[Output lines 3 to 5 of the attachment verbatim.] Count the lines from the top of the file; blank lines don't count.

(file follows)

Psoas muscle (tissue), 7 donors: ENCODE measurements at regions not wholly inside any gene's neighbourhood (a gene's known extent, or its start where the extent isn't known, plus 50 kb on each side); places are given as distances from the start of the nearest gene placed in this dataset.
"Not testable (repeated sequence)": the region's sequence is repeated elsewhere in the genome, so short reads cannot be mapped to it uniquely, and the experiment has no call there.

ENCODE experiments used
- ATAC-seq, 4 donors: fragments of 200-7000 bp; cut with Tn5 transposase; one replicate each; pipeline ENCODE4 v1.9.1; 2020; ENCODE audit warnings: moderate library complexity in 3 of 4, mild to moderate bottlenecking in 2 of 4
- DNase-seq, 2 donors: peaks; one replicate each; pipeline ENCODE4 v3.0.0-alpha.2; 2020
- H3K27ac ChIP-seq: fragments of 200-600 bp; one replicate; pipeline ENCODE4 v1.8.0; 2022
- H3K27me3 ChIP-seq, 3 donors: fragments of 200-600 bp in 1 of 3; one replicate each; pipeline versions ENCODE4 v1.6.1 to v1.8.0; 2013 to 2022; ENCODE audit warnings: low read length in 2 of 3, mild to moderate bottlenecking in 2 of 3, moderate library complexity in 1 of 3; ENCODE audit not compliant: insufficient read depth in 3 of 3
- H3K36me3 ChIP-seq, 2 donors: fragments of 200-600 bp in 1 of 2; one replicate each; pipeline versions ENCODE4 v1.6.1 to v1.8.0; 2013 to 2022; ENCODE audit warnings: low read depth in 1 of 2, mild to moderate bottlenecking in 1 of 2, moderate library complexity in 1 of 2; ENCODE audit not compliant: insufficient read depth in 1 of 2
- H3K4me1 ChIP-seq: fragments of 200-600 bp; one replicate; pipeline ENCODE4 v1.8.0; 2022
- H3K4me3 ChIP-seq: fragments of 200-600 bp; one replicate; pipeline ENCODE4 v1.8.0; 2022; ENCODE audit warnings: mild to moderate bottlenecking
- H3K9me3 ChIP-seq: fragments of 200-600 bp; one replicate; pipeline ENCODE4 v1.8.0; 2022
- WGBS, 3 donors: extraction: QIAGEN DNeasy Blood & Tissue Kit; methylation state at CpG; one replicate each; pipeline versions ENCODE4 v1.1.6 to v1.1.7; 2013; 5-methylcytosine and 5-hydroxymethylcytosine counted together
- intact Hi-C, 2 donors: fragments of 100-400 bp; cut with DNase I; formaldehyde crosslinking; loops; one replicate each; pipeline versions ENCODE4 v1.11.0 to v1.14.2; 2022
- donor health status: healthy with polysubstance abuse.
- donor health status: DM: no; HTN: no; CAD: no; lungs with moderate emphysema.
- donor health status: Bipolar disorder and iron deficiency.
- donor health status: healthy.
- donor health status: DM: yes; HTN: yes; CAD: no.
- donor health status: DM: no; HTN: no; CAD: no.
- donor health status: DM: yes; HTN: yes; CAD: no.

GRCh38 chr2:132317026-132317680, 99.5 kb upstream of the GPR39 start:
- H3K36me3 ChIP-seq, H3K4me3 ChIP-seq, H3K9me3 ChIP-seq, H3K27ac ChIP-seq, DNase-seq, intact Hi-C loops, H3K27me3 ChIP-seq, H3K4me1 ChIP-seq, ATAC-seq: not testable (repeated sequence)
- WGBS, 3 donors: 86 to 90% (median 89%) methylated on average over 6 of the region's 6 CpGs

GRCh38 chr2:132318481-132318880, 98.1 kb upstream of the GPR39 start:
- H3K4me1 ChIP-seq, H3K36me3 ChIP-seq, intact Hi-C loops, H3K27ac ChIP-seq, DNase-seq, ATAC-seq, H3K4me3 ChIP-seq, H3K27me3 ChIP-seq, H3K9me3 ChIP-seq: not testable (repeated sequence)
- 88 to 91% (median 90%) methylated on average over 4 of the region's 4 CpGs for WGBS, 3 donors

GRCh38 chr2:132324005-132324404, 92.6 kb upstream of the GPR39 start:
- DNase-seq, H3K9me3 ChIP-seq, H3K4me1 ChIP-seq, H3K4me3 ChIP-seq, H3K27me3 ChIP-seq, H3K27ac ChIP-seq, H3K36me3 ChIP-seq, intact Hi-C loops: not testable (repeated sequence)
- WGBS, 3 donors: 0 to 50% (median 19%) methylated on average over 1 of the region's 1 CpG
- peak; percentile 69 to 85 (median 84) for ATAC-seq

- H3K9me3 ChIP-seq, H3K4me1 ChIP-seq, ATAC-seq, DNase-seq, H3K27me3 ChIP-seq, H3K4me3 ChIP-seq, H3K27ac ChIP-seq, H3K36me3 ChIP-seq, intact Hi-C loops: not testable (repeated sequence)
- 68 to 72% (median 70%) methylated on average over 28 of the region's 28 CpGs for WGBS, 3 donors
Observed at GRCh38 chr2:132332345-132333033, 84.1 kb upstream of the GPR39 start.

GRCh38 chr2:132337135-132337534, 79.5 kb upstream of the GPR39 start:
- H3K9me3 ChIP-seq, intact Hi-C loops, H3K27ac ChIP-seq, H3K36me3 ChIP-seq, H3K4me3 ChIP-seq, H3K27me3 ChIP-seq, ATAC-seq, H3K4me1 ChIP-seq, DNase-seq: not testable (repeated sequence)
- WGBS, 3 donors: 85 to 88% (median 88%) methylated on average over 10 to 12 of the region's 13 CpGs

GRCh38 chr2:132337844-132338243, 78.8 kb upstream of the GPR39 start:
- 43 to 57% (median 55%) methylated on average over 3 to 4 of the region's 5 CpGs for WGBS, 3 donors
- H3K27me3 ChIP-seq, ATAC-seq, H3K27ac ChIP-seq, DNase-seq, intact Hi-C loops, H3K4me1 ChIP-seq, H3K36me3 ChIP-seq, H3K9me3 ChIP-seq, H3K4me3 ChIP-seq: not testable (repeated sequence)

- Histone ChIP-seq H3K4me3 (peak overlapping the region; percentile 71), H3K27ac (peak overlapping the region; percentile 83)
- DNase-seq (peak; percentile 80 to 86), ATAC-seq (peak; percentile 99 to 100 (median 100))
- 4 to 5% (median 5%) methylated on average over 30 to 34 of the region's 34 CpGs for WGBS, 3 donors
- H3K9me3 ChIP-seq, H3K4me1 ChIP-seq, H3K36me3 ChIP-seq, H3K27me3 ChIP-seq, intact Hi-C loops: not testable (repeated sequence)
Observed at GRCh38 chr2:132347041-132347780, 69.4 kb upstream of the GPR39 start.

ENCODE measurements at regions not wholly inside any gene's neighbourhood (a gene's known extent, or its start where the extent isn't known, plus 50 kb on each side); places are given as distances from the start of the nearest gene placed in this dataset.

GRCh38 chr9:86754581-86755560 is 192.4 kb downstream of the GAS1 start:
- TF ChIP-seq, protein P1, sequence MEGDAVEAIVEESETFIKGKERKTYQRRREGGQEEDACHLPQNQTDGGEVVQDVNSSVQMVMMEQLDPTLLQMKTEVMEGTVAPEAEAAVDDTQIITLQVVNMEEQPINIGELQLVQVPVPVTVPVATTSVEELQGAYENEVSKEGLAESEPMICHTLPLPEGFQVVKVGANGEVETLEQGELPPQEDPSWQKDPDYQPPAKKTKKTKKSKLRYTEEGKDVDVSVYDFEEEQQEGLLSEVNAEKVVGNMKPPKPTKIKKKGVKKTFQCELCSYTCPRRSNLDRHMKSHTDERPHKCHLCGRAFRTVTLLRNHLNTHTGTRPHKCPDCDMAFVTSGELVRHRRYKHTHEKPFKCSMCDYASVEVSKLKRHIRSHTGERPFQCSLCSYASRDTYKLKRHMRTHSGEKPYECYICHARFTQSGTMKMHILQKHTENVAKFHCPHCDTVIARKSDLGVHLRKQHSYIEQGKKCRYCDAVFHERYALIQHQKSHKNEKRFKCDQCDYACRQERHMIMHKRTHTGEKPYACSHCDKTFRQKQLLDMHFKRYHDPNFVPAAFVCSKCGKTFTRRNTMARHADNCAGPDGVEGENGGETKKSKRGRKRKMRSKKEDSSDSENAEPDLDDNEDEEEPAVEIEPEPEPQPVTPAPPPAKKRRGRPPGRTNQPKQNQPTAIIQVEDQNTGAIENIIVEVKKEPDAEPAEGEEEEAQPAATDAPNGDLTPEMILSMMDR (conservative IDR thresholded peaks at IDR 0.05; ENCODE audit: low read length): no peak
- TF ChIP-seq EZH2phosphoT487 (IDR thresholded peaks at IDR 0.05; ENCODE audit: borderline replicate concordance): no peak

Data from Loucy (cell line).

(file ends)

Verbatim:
ENCODE experiments used
- ATAC-seq, 4 donors: fragments of 200-7000 bp; cut with Tn5 transposase; one replicate each; pipeline ENCODE4 v1.9.1; 2020; ENCODE audit warnings: moderate library complexity in 3 of 4, mild to moderate bottlenecking in 2 of 4
- DNase-seq, 2 donors: peaks; one replicate each; pipeline ENCODE4 v3.0.0-alpha.2; 2020